Without music, there is no Manchester as we know it because the buzzing atmosphere in our great city was built by roaring guitars, scratching vinyls, shimmering strobe lights and booming microphones.
It’s no secret that the coronavirus (COVID-19) pandemic has flipped life as we once knew it on its head, and the satisfying, rhythmic hum that once used to echo through the city air on a daily basis has been ground to a halt over the past couple of months.
Not only has it been sorely missed by Mancunians, but it’s also come at an unfortunate cost.
Live music in Manchester and across the UK is on life support and the industry needs our help. Without it, 30-50% of the live music workforce will become unemployed, 90% of grassroots venues will close, and the industry will lose at least £900 million.
A coalition of live music artists, venues, concerts, festivals, production companies and industry figures successfully launched the campaign last month to highlight the importance of the sector to the UK’s economy and it’s recieved widespread support on social media.
Let The Music Play is hoping to achieve the following three aims:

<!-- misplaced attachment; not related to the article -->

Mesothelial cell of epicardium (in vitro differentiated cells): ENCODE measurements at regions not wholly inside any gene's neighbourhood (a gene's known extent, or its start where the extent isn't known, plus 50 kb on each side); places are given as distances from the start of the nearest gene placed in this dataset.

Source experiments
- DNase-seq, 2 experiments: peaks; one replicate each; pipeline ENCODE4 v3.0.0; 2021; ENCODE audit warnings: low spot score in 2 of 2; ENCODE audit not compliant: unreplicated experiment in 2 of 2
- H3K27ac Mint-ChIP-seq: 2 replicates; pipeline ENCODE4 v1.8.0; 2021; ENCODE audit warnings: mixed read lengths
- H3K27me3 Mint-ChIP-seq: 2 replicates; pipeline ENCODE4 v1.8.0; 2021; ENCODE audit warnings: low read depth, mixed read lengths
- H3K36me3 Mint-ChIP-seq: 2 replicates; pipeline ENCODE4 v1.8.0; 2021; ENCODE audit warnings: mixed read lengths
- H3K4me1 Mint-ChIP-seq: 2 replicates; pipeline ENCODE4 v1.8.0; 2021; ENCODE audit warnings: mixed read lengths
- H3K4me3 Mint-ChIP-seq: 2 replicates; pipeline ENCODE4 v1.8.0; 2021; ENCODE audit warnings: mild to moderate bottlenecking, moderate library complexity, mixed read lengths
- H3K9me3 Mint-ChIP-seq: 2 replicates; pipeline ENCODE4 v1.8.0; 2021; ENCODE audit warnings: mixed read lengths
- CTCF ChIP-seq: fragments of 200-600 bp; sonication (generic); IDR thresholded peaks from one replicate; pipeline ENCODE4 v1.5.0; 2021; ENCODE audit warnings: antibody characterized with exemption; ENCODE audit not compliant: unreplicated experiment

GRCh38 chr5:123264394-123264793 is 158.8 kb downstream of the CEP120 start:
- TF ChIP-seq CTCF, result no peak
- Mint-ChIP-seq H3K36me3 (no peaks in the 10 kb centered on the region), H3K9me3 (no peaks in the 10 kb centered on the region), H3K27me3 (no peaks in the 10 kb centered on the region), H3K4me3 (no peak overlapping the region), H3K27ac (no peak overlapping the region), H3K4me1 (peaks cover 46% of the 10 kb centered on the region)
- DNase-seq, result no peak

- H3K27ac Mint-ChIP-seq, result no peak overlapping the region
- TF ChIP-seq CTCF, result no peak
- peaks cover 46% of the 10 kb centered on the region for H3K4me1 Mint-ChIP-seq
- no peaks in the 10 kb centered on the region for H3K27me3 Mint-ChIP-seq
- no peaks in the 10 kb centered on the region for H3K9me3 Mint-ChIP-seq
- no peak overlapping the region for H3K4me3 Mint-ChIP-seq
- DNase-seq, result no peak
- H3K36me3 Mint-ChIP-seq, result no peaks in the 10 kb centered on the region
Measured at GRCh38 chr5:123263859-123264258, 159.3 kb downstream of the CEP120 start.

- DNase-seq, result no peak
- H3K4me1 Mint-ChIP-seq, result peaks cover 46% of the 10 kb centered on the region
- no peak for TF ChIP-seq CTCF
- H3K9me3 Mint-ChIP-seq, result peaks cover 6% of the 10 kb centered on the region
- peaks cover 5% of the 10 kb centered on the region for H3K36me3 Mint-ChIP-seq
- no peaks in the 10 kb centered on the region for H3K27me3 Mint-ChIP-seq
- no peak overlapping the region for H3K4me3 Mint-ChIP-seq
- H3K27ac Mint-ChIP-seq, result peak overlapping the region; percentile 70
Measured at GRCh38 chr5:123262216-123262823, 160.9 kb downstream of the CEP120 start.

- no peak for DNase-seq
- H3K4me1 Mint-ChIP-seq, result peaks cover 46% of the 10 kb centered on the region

A clear conditional timeline for reopening venues without social distancing.
An immediate comprehensive business and employment support package and access to finance.
Full VAT exemption on ticket sales.
And they’re working – but the fight is still a long way from over yet.
After witnessing the traction that this campaign has been gaining over the past couple of weeks, and with the intent to keep the conversation continuing, it prompted us to begin reflecting. Here at The Manc, we always want to know where you stand and in this case, we want to experience the wonders of our city’s live music culture through your eyes.
A chance to fondly reminisce.
So, we took to our social platforms this week – Facebook, Twitter and Instagram – to ask you, our loyal audience of Mancunians – ‘What’s your favourite Manchester gig memory?.
Here’s what you said:
We received hundreds of replies to our question across all social platforms, so we unfortunately haven’t been able to include every single one in this article. Instead, we chose to feature a few that seemed to resonate the best with our audience and received the most interactions overall.
Are you keen to have your say? Do you have a different view? Got a musical memory you’d like to share?
Well, there’s still time to chip in, so make sure you head on over to The Manc on Facebook, Twitter and Instagram to take part, leave your thoughts and discuss with other Mancunians in the same position as you.
Find out more and keep supporting the #LetTheMusicPlay campaign here.